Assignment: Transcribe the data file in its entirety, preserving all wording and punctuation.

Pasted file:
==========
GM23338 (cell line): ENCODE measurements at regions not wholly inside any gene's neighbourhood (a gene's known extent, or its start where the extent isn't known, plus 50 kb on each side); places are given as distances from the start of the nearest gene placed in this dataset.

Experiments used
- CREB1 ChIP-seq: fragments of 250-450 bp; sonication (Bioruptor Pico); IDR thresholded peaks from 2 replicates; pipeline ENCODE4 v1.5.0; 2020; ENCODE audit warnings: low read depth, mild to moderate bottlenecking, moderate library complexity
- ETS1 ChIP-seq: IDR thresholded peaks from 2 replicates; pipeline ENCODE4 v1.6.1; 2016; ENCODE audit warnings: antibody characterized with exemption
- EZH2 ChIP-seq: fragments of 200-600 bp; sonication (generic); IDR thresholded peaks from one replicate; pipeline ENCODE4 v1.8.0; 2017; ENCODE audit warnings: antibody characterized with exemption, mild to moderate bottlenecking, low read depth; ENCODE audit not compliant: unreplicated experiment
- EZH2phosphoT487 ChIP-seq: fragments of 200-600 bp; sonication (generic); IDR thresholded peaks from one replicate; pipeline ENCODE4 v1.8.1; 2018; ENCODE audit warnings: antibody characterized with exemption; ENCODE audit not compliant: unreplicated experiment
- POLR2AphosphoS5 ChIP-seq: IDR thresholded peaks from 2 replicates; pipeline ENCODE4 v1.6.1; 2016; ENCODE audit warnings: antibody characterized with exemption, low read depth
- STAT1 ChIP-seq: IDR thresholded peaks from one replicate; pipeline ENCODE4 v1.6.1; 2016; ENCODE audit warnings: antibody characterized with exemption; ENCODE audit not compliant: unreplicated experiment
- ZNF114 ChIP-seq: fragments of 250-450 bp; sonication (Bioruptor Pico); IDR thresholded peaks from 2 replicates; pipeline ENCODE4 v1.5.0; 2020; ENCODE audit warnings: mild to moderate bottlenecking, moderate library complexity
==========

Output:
GM23338 (cell line): ENCODE measurements at regions not wholly inside any gene's neighbourhood (a gene's known extent, or its start where the extent isn't known, plus 50 kb on each side); places are given as distances from the start of the nearest gene placed in this dataset.

Experiments used
- CREB1 ChIP-seq: fragments of 250-450 bp; sonication (Bioruptor Pico); IDR thresholded peaks from 2 replicates; pipeline ENCODE4 v1.5.0; 2020; ENCODE audit warnings: low read depth, mild to moderate bottlenecking, moderate library complexity
- ETS1 ChIP-seq: IDR thresholded peaks from 2 replicates; pipeline ENCODE4 v1.6.1; 2016; ENCODE audit warnings: antibody characterized with exemption
- EZH2 ChIP-seq: fragments of 200-600 bp; sonication (generic); IDR thresholded peaks from one replicate; pipeline ENCODE4 v1.8.0; 2017; ENCODE audit warnings: antibody characterized with exemption, mild to moderate bottlenecking, low read depth; ENCODE audit not compliant: unreplicated experiment
- EZH2phosphoT487 ChIP-seq: fragments of 200-600 bp; sonication (generic); IDR thresholded peaks from one replicate; pipeline ENCODE4 v1.8.1; 2018; ENCODE audit warnings: antibody characterized with exemption; ENCODE audit not compliant: unreplicated experiment
- POLR2AphosphoS5 ChIP-seq: IDR thresholded peaks from 2 replicates; pipeline ENCODE4 v1.6.1; 2016; ENCODE audit warnings: antibody characterized with exemption, low read depth
- STAT1 ChIP-seq: IDR thresholded peaks from one replicate; pipeline ENCODE4 v1.6.1; 2016; ENCODE audit warnings: antibody characterized with exemption; ENCODE audit not compliant: unreplicated experiment
- ZNF114 ChIP-seq: fragments of 250-450 bp; sonication (Bioruptor Pico); IDR thresholded peaks from 2 replicates; pipeline ENCODE4 v1.5.0; 2020; ENCODE audit warnings: mild to moderate bottlenecking, moderate library complexity